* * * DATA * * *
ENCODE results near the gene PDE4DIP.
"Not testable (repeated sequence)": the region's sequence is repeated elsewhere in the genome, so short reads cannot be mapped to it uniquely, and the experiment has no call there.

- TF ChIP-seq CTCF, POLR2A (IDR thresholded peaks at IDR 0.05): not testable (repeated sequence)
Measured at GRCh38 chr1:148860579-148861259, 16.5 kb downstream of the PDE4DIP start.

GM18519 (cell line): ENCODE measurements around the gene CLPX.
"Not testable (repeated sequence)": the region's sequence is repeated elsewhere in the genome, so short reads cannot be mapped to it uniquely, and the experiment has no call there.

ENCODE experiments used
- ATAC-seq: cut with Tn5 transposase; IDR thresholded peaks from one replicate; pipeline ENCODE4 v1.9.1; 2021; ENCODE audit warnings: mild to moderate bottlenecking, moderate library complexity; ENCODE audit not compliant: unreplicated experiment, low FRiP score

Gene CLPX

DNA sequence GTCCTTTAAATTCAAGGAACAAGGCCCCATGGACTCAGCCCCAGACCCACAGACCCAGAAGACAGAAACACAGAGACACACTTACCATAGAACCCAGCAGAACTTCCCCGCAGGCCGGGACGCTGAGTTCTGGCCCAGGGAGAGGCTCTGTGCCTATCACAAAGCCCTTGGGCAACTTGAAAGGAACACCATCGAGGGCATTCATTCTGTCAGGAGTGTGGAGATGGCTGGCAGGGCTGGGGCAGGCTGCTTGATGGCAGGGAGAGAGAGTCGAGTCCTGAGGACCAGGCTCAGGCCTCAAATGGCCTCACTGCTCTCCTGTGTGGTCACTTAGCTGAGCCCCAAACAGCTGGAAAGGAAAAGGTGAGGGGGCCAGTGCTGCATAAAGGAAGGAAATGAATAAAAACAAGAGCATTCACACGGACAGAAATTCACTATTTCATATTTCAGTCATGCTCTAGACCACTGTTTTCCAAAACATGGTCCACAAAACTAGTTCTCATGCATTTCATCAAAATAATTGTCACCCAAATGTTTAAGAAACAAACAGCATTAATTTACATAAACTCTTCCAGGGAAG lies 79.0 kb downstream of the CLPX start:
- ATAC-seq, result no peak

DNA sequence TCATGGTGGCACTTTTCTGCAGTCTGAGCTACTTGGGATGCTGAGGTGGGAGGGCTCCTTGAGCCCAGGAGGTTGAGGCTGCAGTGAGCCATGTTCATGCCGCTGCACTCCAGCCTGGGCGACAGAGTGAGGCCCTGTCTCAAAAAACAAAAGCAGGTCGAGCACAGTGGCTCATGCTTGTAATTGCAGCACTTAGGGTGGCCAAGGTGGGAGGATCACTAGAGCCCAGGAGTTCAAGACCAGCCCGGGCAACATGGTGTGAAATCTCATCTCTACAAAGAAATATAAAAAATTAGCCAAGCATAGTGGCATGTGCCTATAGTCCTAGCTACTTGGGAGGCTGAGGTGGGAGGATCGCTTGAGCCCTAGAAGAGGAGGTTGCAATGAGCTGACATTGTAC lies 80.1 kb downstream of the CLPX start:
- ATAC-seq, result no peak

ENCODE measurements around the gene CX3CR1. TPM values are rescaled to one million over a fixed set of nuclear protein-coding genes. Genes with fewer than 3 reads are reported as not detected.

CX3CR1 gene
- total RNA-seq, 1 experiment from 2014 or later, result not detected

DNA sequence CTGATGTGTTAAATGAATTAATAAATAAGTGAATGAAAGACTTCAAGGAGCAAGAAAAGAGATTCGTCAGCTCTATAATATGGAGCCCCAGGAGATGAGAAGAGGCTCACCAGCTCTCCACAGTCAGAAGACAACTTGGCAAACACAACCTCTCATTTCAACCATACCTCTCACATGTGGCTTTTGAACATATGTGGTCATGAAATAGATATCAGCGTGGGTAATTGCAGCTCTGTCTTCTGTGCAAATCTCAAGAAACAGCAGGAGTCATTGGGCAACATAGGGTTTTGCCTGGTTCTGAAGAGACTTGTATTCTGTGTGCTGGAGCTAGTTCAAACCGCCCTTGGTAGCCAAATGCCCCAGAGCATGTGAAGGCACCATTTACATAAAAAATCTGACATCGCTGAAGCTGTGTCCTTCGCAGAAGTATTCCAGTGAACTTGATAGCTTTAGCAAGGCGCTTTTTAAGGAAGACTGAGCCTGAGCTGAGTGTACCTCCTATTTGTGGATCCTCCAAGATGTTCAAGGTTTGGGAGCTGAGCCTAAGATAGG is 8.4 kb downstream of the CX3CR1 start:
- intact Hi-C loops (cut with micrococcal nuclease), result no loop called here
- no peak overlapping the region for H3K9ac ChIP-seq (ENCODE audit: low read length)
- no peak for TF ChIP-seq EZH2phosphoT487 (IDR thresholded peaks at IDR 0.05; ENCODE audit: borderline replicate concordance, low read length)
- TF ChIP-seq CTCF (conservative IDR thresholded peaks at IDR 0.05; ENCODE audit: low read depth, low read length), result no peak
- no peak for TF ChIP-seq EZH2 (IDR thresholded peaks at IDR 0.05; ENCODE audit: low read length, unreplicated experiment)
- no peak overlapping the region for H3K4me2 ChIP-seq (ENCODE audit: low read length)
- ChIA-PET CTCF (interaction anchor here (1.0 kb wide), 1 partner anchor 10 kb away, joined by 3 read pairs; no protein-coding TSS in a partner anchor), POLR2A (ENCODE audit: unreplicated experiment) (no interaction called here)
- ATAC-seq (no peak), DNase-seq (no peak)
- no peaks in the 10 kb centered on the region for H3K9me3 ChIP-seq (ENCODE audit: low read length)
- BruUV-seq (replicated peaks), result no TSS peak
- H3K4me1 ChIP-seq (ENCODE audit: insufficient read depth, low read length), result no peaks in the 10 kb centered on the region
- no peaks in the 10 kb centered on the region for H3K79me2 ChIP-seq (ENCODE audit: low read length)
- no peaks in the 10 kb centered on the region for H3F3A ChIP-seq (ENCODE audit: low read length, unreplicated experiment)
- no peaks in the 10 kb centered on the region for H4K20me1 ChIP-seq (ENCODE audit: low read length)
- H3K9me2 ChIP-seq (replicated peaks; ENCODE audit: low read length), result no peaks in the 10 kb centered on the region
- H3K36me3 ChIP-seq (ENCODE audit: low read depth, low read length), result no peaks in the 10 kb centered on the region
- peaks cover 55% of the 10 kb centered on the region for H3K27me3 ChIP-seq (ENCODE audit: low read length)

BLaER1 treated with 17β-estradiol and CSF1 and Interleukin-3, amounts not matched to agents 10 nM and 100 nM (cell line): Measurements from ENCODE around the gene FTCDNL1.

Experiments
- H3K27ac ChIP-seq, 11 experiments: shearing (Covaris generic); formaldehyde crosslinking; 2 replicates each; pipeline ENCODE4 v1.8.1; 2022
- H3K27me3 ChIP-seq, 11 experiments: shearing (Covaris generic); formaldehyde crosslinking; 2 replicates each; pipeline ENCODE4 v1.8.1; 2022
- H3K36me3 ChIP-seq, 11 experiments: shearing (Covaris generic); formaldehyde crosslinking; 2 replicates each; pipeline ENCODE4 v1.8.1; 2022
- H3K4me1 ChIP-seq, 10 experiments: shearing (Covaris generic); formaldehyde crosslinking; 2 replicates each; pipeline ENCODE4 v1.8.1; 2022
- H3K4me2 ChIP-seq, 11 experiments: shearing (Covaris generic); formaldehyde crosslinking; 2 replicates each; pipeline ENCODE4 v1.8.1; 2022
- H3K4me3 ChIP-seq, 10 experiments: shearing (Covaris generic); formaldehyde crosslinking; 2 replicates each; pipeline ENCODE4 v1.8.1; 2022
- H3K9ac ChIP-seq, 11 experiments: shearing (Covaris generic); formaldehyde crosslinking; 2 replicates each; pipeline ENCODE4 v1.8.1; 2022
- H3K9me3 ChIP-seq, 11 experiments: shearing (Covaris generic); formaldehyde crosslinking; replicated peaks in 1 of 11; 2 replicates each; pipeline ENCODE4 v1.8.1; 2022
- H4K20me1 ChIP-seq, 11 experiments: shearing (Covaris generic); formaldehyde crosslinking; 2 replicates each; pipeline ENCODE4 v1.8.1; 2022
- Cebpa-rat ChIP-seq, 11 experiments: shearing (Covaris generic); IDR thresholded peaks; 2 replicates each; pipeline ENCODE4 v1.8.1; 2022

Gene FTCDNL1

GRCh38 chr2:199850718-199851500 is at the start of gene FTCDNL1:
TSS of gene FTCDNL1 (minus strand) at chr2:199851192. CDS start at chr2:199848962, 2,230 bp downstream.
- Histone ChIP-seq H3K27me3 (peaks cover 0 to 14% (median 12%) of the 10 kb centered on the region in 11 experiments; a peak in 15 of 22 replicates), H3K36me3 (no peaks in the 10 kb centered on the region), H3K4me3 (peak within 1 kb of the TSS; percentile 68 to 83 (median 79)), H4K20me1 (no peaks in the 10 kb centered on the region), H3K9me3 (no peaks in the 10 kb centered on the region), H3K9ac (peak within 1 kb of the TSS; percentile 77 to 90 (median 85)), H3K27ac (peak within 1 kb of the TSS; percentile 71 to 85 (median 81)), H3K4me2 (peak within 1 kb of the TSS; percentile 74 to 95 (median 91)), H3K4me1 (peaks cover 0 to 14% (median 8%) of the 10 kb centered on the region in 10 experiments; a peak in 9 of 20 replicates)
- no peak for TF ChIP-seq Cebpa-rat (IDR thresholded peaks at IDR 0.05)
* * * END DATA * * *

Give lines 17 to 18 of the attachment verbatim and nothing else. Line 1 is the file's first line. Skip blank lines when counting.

DNA sequence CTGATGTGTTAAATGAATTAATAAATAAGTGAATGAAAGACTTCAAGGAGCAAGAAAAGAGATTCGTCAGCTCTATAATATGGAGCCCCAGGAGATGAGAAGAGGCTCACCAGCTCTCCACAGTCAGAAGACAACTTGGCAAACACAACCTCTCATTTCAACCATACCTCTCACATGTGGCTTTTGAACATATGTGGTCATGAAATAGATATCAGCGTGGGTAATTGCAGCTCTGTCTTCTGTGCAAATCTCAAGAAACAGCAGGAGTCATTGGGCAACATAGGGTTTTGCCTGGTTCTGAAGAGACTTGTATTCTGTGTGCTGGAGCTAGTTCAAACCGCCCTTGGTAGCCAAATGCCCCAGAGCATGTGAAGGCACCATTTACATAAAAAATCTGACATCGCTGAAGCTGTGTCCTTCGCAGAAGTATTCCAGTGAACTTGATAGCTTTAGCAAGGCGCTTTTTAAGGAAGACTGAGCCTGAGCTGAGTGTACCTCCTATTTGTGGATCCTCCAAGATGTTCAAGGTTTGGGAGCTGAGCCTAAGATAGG is 8.4 kb downstream of the CX3CR1 start:
- intact Hi-C loops (cut with micrococcal nuclease), result no loop called here